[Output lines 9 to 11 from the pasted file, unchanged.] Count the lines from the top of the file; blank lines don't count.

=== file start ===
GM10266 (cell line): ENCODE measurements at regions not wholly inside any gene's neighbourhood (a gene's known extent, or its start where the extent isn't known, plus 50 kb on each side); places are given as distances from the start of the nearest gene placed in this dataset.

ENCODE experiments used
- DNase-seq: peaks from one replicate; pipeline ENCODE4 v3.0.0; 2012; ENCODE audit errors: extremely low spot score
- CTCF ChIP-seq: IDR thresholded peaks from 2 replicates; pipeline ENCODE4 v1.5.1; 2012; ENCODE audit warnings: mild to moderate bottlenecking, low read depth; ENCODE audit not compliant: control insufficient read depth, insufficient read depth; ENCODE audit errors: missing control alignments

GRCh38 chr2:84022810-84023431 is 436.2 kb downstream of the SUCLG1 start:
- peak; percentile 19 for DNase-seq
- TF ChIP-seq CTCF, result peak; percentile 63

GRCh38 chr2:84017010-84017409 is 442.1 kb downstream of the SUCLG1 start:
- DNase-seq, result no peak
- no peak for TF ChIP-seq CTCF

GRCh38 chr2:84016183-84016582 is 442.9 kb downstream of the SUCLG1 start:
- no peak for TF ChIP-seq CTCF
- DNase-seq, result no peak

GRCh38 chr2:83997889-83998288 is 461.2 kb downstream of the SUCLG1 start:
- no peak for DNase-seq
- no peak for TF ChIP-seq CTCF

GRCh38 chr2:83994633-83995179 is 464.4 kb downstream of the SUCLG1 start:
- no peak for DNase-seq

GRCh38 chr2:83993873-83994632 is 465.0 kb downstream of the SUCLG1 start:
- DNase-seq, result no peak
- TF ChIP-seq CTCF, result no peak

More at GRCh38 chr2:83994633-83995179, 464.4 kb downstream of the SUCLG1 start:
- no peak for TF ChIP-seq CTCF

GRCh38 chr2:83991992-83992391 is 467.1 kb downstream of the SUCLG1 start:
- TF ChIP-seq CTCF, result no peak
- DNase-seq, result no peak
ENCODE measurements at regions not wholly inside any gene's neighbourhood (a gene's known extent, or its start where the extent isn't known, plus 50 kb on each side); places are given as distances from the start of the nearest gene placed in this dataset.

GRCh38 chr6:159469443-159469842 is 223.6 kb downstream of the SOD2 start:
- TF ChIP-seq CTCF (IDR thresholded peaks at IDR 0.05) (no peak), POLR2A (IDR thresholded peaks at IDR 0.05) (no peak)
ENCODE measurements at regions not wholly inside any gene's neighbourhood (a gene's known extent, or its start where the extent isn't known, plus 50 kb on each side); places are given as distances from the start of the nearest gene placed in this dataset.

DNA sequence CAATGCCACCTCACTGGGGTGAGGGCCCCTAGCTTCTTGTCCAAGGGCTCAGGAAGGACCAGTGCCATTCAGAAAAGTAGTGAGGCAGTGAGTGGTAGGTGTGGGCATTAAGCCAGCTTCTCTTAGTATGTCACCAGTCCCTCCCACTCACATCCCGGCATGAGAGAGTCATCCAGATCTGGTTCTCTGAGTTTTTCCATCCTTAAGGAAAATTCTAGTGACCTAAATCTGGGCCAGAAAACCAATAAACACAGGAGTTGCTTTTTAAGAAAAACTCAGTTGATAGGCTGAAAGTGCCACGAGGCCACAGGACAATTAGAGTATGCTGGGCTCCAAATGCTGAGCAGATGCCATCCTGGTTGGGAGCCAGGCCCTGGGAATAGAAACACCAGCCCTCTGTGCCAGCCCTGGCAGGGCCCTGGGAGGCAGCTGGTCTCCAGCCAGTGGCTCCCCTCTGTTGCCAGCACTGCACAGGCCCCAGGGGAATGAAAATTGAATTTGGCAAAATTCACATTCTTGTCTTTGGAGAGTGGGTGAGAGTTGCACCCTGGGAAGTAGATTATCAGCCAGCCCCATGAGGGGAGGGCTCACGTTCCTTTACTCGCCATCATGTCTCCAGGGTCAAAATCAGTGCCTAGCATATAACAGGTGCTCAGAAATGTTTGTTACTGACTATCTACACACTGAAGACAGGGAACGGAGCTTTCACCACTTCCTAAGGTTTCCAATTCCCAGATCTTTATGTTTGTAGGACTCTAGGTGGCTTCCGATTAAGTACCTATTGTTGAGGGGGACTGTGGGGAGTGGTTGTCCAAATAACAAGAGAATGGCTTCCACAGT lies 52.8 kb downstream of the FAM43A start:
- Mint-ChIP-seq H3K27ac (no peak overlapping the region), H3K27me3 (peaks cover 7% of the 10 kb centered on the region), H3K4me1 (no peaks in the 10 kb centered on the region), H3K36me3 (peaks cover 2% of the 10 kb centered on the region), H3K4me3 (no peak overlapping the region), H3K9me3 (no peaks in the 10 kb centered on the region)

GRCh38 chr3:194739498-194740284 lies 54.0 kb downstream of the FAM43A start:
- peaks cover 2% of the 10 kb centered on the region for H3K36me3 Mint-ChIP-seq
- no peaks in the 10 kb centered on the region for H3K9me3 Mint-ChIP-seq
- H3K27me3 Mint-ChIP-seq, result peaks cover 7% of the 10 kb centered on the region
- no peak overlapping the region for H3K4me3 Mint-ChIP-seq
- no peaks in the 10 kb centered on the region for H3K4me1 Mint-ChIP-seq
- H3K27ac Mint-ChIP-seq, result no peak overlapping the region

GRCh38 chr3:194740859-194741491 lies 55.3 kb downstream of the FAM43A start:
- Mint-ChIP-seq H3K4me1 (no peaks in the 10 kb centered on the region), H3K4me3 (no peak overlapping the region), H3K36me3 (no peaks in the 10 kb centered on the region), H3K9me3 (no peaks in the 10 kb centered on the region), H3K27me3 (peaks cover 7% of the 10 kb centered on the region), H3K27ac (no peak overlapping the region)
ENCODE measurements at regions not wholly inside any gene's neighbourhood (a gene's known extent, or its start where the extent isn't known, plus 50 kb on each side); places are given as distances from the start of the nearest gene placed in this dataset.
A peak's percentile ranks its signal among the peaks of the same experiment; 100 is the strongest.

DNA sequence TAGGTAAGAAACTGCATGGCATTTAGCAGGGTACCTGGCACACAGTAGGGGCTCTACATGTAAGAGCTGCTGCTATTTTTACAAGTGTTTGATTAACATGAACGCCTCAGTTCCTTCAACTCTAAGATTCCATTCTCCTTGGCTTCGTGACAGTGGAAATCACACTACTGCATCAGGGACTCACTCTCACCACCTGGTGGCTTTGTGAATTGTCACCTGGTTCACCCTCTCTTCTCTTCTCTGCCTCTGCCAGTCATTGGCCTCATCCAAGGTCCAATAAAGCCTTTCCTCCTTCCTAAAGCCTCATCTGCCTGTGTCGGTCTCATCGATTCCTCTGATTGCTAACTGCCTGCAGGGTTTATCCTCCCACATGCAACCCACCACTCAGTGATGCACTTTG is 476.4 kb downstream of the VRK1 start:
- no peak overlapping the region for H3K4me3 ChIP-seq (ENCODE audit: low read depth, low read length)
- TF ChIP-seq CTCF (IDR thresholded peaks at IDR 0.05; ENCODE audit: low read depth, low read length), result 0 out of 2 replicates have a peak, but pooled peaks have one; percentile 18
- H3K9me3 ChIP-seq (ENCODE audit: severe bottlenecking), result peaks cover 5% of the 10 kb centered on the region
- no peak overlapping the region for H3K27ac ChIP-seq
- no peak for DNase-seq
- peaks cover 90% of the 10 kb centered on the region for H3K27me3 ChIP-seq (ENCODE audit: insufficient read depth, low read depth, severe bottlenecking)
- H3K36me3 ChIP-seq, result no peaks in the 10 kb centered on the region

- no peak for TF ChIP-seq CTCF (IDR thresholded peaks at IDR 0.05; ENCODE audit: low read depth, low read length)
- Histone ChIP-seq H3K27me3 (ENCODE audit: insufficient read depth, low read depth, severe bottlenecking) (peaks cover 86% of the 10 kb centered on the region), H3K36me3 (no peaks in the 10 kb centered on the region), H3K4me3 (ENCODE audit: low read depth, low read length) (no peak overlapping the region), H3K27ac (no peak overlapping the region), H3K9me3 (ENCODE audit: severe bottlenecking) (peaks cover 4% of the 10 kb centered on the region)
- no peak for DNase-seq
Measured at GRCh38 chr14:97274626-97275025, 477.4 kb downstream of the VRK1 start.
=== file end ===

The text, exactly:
- DNase-seq, result no peak
- no peak for TF ChIP-seq CTCF

GRCh38 chr2:84016183-84016582 is 442.9 kb downstream of the SUCLG1 start: